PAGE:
- Act Now
- Open Internet
- Promoting Creativity
- Open & Accessible Technology
Background: Today, Public Knowledge filed comments in the Federal Communications Commission's Technological Transition of the Nation’s Communications Infrastructure docket concerning the transition to an all-IP infrastructure.
In its filed comments Public Knowledge lays out a plan relying on "Five Fundamentals" of the current telephone system that need to be upheld as we transition into a new IP based infrastructure:
Service to All Americans: The Commission must ensure the benefits of these technologies flow to all Americans - regardless of race, color, religion, national origin or sex. The U.S. must not be the first industrialized nation to retreat from the goal of achieving 100% penetration of basic voice service.
Interconnection and Competition: Competing networks must continue to accept each other’s traffic and terminate each other’s calls in a manner that both preserves call quality throughout the country and actively promotes a robust and competitive environment. In particular, subscribers to different networks must not find themselves the victims of “peering disputes” that cut off communications and vital services.
Consumer Protection: Competition does not always ensure consumer protection. The Commission must ensure that consumers are protected - including effective recourse for the timely resolution of complaints – throughout and after the IP transition.
Network Reliability: We must be able to rely on the phone network to function consistently and reliably. Recent events like Hurricane Sandy show that an IP based infrastructure may not be as reliable today as we had hoped. In the future, the Commission must ensure that even in a natural disaster, consumers will be able to make phone calls and stay connected.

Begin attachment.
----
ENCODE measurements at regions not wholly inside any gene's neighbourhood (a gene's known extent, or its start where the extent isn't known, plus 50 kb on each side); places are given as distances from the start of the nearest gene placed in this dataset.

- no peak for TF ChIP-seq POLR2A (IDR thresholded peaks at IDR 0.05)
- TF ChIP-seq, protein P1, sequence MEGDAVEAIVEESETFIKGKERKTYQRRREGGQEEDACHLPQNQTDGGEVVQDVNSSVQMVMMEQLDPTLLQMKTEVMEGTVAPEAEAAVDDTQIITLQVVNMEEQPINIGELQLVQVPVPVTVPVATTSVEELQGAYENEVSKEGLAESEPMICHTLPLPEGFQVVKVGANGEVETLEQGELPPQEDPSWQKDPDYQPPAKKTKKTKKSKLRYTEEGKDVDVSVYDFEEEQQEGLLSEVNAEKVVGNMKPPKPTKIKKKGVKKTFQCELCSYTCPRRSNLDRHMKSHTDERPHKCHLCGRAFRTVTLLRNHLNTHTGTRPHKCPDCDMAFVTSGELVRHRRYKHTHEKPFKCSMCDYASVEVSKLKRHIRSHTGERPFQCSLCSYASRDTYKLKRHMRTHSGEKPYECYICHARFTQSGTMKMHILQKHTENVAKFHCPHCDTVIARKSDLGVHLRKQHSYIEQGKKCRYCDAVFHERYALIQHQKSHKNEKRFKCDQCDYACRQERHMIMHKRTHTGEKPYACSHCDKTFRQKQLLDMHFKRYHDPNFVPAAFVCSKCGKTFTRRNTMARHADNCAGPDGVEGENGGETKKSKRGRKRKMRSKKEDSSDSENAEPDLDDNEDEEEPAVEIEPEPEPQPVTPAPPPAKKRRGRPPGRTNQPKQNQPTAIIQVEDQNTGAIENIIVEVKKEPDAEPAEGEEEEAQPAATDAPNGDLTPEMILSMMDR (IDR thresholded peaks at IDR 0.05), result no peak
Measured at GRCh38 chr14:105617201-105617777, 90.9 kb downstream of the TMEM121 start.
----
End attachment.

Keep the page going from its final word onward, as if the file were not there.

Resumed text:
Public Safety: The transition to an IP based infrastructure must facilitate emergency communications. Consumers should be able to call 9-1-1 in any emergency with confidence that the call will be connected.
The following statement may be attributed to Harold Feld, Senior Vice President at Public Knowledge:
"AT&T is right that the time to have this conversation is now. For nearly 100 years, we have had a social contract between phone providers and the country based on these "Five Fundamental" principles. 'Phone providers get rights of way, subsidies and other benefits, we get service for all Americans and a reliable network.' That basic bargain created a phone system that serves as the gold standard for the rest of the world.
"A framework relying on the same "Five Fundamentals" -- service to all Americans, interconnection and competition, consumer protection, network reliability, and public safety -- can build a digital future that will make our digital infrastructure the envy of the world. The technology changes, but the social needs and goals stay the same. Whatever new rules we adopt to reflect the changed reality of the digital world must be built on the same Five Fundamentals framework."
A link to the PSTN comments can be found here.